Save Your Vision Month: How Cigarettes Lead to Poor Eye Health


By Dr. Shannon Franklin

March is "Save Your Vision" Month.

You already know that smoking is harmful to your lungs and heart, as well as every other major organ in your body, but did you know that it also hurts your eyes?

Smoking significantly increases the risk of developing macular degeneration, an eye disease that is the leading cause of vision loss in Americans age 60 and older. In fact, smokers are four times as likely to develop macular degeneration than non-smokers. This degenerative disease gradually destroys your central vision and causes “blind spots” so that you can no longer see clearly to read, drive, or even recognize faces.

Smoking also increases the risk of developing cataracts. A cataract occurs when the otherwise crystal-clear lens of the eye becomes cloudy. This condition prevents light from being properly focused, leading to blurred, discolored, or fuzzy vision. Studies have found that nearly 20 percent of all cataracts—a condition that accounts for nearly half of the world’s blind population—are due to smoking, and that percentage increases the more you smoke.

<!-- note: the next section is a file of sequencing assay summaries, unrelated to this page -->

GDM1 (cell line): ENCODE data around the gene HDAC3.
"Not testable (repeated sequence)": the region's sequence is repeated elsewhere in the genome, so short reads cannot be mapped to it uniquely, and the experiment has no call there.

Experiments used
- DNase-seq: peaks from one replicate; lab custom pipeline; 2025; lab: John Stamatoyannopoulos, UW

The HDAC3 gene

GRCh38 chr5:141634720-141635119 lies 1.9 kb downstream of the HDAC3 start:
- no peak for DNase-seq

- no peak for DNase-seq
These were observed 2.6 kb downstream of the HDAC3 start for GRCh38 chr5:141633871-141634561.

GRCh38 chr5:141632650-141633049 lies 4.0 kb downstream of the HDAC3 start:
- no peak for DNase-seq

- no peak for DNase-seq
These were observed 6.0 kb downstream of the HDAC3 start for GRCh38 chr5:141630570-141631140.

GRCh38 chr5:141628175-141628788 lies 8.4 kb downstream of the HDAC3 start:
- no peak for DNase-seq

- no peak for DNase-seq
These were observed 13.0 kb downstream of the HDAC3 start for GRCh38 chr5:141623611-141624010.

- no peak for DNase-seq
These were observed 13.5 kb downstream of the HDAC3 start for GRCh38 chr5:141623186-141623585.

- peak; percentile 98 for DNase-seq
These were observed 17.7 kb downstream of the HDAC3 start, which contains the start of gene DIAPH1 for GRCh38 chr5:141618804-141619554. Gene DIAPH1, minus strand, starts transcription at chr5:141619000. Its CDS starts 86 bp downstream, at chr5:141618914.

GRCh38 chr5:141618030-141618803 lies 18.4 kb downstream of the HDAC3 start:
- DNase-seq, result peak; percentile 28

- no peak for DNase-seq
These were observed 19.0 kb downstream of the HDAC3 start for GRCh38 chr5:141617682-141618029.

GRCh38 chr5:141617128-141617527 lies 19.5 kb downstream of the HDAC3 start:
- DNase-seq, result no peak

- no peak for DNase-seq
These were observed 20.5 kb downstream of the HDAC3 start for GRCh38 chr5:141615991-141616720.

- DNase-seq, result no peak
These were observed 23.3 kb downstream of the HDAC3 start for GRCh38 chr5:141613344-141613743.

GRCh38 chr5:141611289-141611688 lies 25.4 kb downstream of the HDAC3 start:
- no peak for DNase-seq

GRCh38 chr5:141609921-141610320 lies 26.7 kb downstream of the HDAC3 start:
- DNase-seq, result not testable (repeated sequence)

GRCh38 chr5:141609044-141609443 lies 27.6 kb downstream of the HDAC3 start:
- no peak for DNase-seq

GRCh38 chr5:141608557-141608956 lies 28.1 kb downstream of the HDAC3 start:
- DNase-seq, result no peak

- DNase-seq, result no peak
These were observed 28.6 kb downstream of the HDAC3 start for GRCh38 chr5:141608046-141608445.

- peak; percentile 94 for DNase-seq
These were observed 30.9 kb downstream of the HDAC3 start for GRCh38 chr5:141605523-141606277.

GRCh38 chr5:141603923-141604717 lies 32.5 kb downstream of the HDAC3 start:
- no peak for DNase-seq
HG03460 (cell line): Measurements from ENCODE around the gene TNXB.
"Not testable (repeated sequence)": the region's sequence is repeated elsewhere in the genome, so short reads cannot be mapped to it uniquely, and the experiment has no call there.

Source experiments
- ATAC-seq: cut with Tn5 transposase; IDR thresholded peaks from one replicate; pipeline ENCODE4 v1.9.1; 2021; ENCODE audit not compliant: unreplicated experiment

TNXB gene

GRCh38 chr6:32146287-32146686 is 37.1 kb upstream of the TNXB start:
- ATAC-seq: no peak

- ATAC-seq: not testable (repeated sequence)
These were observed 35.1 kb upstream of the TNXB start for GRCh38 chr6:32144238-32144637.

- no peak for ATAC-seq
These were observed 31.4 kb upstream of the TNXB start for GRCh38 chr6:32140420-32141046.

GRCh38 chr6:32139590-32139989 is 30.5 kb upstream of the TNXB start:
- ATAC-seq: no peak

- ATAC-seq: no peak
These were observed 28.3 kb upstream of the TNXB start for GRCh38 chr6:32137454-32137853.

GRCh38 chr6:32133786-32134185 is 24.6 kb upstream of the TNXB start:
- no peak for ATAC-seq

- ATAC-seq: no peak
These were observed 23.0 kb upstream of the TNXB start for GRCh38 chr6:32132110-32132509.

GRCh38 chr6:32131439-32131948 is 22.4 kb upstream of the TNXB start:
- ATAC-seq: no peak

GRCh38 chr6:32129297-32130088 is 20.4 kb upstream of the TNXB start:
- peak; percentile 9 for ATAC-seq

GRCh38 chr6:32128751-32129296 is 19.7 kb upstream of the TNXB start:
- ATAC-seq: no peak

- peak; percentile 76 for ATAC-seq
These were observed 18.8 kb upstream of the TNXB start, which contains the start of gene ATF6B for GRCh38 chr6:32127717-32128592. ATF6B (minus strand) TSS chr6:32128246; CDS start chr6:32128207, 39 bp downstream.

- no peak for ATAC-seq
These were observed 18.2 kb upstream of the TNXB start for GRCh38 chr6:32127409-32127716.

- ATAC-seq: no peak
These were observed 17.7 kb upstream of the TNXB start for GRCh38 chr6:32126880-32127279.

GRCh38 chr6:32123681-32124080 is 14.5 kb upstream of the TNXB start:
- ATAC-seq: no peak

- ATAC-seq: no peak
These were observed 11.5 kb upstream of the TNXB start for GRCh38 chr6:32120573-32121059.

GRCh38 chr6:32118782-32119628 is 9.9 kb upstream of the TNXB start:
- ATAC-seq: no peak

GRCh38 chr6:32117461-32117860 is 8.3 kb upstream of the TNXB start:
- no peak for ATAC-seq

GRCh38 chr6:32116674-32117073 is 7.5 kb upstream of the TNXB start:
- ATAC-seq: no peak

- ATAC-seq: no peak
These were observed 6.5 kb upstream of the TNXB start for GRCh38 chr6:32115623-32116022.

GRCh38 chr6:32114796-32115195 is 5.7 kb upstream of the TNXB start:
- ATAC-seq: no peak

If you have diabetes, smoking can aggravate your symptoms and possibly lead to diabetic retinopathy, which is damage to the retina—the part of the eye that captures images.

Other eye conditions that can result from smoking include optic nerve damage, poor night vision, dry eyes, and allergic conjunctivitis. Secondhand smoke also increases all of these conditions. And pregnant women who smoke put their unborn baby’s vision at risk—premature babies can develop retinopathy of prematurity, which could potentially cause blindness in premature babies.

Luckily, giving up smoking will help you lessen any risks to your eyes and the rest of your health. Some studies have shown that you can help improve your ocular health by eating fish or eating foods high in omega-3s—including fish like salmon, herring, sardines, and mackerel, as well as ground flax seeds and chia seeds.

Cigarette packs have warnings printed on the side that warn of the risk of heart disease, cancer, and emphysema. Unfortunately, there are no warnings about cigarettes’ damaging effects on vision.